Oxford Catalysts and Velocys technologies have benefits in many applications, although we are mainly focussed on the production of synthetic fuels from gas, biomass, coal and waste. Microchannel process technology, together with superactive catalysts, results in far higher productivity than conventional process technology. This unlocks the economic, distributed production of fuels at smaller scales. We estimate that the market for such fuels could be in excess of 25 million barrels per day.
The Fischer-Tropsch reaction was developed in the 1920s to convert gasified coal to liquid fuels. Today, this technology has a number of applications for the sustainable production of high quality synthetic oil from waste gas, onshore and offshore, cheap and abundant coal, waste biomass and even municipal solid waste. Oxford Catalysts and Velocys are using old chemistry in a new way to create a better fuel future.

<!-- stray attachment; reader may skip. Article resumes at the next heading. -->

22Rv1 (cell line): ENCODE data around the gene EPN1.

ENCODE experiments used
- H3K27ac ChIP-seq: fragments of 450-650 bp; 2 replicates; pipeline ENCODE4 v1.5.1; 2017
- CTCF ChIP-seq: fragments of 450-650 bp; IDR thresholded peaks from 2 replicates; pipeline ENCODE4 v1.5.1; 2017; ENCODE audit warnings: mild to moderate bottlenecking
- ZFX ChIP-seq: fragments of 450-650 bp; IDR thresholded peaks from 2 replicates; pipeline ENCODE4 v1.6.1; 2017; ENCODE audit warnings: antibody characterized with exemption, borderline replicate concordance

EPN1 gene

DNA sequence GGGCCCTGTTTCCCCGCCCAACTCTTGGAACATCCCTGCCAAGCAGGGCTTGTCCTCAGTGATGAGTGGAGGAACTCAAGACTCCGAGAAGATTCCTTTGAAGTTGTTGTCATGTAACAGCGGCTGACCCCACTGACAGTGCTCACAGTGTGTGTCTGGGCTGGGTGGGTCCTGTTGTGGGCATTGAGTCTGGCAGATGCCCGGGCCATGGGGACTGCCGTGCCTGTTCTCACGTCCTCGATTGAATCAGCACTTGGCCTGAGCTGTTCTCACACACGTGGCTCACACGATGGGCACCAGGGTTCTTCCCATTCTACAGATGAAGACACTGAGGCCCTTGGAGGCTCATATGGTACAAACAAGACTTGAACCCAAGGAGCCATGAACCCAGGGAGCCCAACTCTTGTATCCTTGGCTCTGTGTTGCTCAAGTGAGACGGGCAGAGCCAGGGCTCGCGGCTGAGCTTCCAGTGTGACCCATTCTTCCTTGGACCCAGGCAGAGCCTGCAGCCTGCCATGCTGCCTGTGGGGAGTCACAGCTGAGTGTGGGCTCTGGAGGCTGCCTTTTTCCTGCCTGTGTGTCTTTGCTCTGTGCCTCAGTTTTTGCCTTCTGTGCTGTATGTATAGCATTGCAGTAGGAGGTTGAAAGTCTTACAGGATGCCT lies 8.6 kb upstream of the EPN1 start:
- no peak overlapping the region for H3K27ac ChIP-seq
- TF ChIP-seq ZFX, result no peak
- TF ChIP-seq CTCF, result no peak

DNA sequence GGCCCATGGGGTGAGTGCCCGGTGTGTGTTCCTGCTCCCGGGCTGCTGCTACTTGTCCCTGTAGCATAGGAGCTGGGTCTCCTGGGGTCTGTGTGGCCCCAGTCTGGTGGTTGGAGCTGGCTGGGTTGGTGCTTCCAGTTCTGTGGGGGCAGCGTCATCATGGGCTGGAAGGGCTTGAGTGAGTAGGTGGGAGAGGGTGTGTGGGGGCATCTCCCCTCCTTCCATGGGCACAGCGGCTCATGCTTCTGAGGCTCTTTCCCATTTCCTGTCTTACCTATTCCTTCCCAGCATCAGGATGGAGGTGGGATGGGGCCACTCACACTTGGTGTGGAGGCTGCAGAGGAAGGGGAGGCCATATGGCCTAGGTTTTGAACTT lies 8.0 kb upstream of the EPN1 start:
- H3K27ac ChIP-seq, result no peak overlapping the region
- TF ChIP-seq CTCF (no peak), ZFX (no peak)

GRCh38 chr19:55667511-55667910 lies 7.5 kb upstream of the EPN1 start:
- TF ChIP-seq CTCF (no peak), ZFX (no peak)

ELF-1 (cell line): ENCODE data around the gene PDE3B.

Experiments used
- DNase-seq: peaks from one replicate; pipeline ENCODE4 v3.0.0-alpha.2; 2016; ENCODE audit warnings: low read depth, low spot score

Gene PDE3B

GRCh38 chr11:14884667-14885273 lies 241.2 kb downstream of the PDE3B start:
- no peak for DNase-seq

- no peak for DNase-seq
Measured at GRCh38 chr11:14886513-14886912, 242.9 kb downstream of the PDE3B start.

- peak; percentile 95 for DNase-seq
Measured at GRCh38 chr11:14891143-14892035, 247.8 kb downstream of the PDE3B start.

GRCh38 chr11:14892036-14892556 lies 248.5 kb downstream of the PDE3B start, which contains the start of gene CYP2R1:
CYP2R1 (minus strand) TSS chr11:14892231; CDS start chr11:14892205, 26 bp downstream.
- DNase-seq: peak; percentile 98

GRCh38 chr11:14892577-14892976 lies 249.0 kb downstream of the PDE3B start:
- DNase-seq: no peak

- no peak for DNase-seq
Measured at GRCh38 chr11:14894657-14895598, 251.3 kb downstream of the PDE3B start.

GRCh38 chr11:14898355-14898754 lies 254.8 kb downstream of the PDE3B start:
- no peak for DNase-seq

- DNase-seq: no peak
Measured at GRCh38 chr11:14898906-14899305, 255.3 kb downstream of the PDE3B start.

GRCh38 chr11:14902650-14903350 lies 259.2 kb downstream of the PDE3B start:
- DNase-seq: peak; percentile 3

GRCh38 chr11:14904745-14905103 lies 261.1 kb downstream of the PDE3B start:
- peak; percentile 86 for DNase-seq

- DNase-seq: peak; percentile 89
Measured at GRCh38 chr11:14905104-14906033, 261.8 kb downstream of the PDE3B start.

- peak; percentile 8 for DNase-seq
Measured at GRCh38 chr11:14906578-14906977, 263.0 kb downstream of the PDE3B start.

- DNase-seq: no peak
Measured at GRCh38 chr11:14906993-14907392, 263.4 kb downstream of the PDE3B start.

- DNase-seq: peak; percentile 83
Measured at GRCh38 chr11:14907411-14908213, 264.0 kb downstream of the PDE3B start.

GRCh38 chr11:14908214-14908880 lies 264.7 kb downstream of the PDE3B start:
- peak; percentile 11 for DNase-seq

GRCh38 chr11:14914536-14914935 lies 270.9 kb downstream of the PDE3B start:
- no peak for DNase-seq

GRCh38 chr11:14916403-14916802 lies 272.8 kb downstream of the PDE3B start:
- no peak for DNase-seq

The World Bank estimates that 134 billion cubic meters of gas was flared worldwide in 2010 and vast shale gas reserves have been discovered in North America and elsewhere. However, the majority of gas reserves worldwide are not big enough to make conventional monetization technologies economic. With our technology, much of this gas can now be captured and used economically.
Microchannels are also particularly suited to hydroprocessing applications, used for upgrading Fischer-Tropsch synthetic oil for end use as high quality synthetic diesel and jet fuel, and for the addition of incremental capacity to the hydroprocessing units for conventional petroleum products.